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What is a Positioning Statement and why you need one



Does your business have a positioning statement?

If you are like most people or business owners, when you are asked to describe what you do for a living you will be able to talk passionately and enthusiastically about what you do or what your business has to offer.

If you do this well, I’m sure whoever you are talking to will want to exchange details and may even request you email them with further information.

They are also likely to check out your business website and social media profiles.

What happens when your patter doesn’t match your positioning

Unfortunately, I often find that the business is presented somewhat differently online and in its supporting sales literature.

When this happens, the momentum and interest gained from your initial pitch to your client will fade when they check out your website or sales literature.

They are unlikely to remember all the great things you told them and their interest is likely to dwindle.

The good news is with a well thought out positioning statement that is embedded in all a business’s marketing activities this is completely avoidable and very simple to implement.

You do not need to be a marketer to do this, just follow the process I’ve outlined below.

In this post you will learn:

  • What a positioning statement is
  • How to define a positioning statement
  • Why a positioning statement is important
  • What type of information should be included in a positioning statement

What is a positioning statement?

A positioning statement is a simple, clear and unmistakable description of what your business has to offer your market.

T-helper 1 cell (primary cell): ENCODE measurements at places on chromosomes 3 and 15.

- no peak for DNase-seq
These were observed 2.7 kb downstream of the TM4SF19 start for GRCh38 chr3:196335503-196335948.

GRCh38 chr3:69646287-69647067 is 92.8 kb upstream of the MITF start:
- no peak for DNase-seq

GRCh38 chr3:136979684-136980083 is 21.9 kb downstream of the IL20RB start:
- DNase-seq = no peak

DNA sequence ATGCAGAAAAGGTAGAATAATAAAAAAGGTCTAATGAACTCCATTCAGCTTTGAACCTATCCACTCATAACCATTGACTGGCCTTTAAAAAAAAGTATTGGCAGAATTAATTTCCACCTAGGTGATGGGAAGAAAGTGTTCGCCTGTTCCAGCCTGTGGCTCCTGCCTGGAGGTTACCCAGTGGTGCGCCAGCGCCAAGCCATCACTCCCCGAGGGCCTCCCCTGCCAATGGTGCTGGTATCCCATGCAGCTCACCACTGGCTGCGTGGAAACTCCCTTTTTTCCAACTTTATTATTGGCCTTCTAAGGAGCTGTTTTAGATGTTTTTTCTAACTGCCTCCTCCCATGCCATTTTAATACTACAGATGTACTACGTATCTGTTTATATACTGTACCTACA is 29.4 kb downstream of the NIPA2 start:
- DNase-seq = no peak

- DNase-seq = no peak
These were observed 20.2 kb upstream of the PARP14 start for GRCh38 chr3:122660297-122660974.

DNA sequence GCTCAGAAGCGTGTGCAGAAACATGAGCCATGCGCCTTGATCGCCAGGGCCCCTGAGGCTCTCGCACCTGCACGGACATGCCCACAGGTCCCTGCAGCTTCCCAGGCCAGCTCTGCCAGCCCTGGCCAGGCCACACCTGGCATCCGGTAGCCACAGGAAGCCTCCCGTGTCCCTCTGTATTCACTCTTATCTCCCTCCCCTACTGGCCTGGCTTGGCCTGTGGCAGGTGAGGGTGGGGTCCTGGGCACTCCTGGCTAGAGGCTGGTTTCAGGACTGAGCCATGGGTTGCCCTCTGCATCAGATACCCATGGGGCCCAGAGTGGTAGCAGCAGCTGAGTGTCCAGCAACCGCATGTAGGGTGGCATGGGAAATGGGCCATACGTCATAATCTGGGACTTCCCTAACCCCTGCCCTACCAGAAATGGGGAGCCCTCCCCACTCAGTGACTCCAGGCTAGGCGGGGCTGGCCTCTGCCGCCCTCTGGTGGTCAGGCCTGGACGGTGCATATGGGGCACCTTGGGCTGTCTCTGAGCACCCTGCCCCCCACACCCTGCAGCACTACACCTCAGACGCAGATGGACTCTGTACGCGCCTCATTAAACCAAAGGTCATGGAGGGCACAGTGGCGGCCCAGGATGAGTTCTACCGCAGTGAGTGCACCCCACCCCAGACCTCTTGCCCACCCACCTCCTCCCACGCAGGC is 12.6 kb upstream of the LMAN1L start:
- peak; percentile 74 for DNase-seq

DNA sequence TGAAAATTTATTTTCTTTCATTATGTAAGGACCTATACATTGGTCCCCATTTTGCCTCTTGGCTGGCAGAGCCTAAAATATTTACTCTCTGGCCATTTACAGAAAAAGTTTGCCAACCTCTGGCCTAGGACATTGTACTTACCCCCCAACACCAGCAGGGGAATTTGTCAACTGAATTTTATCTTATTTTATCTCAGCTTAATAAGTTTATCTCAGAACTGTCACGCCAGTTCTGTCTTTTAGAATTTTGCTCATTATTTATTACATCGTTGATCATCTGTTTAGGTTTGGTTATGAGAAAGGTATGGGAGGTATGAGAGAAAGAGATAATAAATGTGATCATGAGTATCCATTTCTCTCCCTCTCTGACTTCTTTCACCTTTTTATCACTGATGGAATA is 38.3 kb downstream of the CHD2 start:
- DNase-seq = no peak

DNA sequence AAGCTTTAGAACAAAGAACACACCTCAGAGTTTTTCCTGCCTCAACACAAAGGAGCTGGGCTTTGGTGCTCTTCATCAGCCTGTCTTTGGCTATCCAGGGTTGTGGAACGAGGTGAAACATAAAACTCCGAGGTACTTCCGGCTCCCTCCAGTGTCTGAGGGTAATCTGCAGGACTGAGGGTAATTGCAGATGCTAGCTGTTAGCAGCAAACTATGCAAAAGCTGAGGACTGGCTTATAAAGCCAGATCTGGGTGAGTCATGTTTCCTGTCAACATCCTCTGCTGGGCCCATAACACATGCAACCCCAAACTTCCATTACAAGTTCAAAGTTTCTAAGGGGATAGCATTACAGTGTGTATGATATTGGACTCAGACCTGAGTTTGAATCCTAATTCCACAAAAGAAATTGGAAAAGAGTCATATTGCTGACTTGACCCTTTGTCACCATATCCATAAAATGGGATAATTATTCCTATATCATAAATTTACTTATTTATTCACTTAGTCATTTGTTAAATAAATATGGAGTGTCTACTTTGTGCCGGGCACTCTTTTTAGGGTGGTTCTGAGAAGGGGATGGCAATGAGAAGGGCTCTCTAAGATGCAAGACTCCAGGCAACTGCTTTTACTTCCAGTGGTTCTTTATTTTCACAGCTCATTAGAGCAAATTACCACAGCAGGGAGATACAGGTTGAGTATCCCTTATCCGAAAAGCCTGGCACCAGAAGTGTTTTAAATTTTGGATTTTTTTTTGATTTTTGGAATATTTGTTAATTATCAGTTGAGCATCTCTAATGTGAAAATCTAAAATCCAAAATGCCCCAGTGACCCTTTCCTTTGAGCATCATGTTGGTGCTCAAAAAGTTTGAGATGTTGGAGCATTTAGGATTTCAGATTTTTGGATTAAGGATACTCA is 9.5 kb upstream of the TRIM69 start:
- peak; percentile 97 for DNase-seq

It should comprise a series of sections and bullet points detailing the real benefits that your business can provide to its customers.

You should look to keep it updated as your business grows and evolves (such as updating or adding a new product or service) to keep it relevant.

You should also ensure all of your marketing material is updated with every change.

How to define a positioning statement

To stand out in a crowded marketplace and entice customers to buy you need to take the time to look at your business objectively and develop a positioning statement.

Sitting down with a marketing consultant like me could really beneficial to your business.

I often find that business owners get a real lift by walking through this process with me.

Its often a reminder and affirmation of how great their business is or could be and they walk away with a well defined positioning statement and elevator pitch that they can tweak as they go along.

Here are some ideas:

Ask yourself these questions:

  • ‘why should someone buy from my business and remain a loyal customer?’
  • ‘how is my business different to the competition?’

Answering these questions will help you identify the various positive aspects that your business has that is different or better than the competition.

Talk to your customers